Products built using microcontroller units (MCUs) often need to be small, cheap, and low-power. Since off-chip RAM eats dollars, power, and board space, most MCUs execute entirely out of on-chip RAM and flash, and in many cases don’t have an external memory bus at all. This piece is about small-RAM microcontrollers, by which I roughly mean parts that use only on-chip RAM and that cannot run a general-purpose operating system.
Although many small-RAM microcontrollers are based on antiquated architectures like Z80, 8051, PIC, and HCS12, the landscape is changing rapidly. More capable, compiler-friendly parts such as those based on ARM’s Cortex M3 now cost less than $1 and these are replacing old-style MCUs in some new designs. It is clear that this trend will continue: future MCUs will be faster, more tool-friendly, and have more storage for a given power and/or dollar budget. Today’s questions are:
Where does this trend end up? Will we always be programming devices with KB of RAM or will they disappear in 15, 30, or 45 years?
I’m generally interested in the answer to these questions because I like to think about the future of computing. I’m also specifically interested because I’ve done a few research projects (e.g. this and this and this) where the goal is to make life easier for people writing code for small-RAM MCUs. I don’t want to continue doing this kind of work if these devices have no long-term future.
Yet another reason to be interested in the future of on-chip RAM size is that the amount of RAM on a chip is perhaps the most important factor in determining what sort of software will run. Some interesting inflection points in the RAM spectrum are:
- too small to target with a C compiler (< 16 bytes)
- too small to run multiple threads (< 128 bytes)
- too small to run a garbage collected language (< 128 KB)
- too small to run a stripped-down general-purpose OS such as Î¼Clinux (< 1 MB)
- too small to run a limited configuration of a full-fledged OS (< 32 MB)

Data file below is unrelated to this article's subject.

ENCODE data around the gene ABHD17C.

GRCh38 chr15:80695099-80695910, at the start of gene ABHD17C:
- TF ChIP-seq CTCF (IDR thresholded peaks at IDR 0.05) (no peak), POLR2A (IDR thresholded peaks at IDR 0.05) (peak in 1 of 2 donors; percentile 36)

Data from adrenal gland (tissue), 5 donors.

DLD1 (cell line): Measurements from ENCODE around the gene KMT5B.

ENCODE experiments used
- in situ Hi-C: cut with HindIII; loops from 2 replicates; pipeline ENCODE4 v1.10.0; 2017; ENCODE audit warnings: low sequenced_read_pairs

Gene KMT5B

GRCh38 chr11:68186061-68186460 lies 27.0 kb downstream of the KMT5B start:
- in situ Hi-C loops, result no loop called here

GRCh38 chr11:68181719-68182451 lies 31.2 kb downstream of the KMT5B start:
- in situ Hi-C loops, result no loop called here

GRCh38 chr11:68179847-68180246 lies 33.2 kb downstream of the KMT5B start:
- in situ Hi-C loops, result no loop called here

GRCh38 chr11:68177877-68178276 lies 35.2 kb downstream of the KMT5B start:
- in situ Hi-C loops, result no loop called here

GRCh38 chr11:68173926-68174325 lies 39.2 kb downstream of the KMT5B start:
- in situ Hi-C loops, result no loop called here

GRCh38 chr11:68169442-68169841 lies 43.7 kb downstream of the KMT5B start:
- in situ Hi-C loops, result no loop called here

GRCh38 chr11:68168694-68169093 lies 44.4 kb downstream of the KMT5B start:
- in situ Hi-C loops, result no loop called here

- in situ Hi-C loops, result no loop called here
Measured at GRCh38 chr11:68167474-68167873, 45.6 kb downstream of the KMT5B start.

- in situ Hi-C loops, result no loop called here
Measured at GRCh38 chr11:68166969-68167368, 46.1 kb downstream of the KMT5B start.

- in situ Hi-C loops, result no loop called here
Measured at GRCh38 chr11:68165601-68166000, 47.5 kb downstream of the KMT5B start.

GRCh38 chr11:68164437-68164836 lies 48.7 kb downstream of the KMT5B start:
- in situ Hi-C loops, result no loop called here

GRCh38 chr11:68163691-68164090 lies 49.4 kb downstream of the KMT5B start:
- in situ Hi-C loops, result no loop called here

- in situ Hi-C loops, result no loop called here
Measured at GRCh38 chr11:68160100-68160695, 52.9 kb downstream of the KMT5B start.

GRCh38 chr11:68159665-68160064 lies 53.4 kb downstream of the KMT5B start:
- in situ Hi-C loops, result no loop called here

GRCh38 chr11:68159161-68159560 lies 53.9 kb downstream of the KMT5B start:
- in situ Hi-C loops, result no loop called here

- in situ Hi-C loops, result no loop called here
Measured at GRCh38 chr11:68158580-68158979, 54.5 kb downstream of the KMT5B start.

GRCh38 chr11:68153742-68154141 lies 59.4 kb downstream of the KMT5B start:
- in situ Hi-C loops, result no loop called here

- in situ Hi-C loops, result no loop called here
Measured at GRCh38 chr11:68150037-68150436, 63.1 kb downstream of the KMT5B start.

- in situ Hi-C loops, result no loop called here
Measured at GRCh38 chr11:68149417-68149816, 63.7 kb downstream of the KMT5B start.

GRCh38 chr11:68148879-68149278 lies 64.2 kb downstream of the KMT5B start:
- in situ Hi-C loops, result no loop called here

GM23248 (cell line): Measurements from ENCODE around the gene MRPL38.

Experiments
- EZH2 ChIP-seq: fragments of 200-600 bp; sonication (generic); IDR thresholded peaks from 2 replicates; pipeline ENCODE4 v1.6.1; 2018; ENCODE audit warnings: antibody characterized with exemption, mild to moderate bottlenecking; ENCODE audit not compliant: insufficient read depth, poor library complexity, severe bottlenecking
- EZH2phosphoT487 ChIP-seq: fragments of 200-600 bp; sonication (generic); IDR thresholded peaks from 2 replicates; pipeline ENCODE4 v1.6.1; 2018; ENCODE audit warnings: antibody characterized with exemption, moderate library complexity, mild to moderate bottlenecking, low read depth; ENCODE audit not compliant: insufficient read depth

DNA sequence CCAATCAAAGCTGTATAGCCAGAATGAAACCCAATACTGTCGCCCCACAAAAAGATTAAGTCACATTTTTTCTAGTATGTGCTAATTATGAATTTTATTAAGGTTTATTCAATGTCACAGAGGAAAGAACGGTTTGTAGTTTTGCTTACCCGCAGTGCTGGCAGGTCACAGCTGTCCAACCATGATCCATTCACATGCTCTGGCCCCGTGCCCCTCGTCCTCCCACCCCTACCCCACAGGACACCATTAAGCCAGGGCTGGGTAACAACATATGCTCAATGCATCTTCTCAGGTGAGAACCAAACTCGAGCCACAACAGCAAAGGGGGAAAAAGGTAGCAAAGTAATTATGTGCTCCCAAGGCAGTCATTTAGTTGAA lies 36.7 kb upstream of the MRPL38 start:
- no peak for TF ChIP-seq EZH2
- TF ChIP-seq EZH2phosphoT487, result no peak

These numbers are rough. It’s interesting that they span six orders of magnitude — a much wider range of RAM sizes than is seen in desktops, laptops, and servers.
So, what’s going to happen to small-RAM chips? There seem to be several possibilities.
Scenario 1: The incremental costs of adding transistors (in terms of fabrication, effect on packaging, power, etc.) eventually become so low that small-RAM devices disappear. In this future, even the tiniest 8-pin package contains an MCU with many MB of RAM and is capable of supporting a real OS and applications written in PHP or Java or whatever. This future seems to correspond to Vinge’s A Deepness in the Sky, where the smallest computers, the Qeng Ho localizers, are “scarcely more powerful than a Dawn Age computer.”
Scenario 2: Small-RAM devices continue to exist but they become so deeply embedded and special-purpose that they play a role similar to that played by 4-bit MCUs today. In other words — neglecting a very limited number of specialized developers — they disappear from sight. This scenario ends up feeling very similar to the first.
Scenario 3: Small-RAM devices continue to exist into the indefinite future; they just keep getting smaller, cheaper, and lower-power until genuine physical limits are reached. Eventually the small-RAM processor is implemented using nanotechnology and it supports applications such as machines that roam around our bloodstreams, or even inside our cells, fixing things that go wrong there. As an aside, I’ve picked up a few books on nanotechnology to help understand this scenario. None has been very satisfying, and certainly none has gone into the kind of detail I want to see about the computational elements of nanotechnology. So far the best resource I’ve found is Chapter 10 of Freitas’s Nanomedicine Volume 1.
This third scenario is, I think, the most interesting case, not only because small-RAM devices are lovable, but also because any distant future in which they exist is pretty interesting. They will be very small and very numerous — bear in mind that we already manufacture more MCUs per year than there are people on Earth. What sensors and actuators will these devices be connected to? What will their peripherals and processing units look like? How will they communicate with each other and with the global network? How will we orchestrate their activities?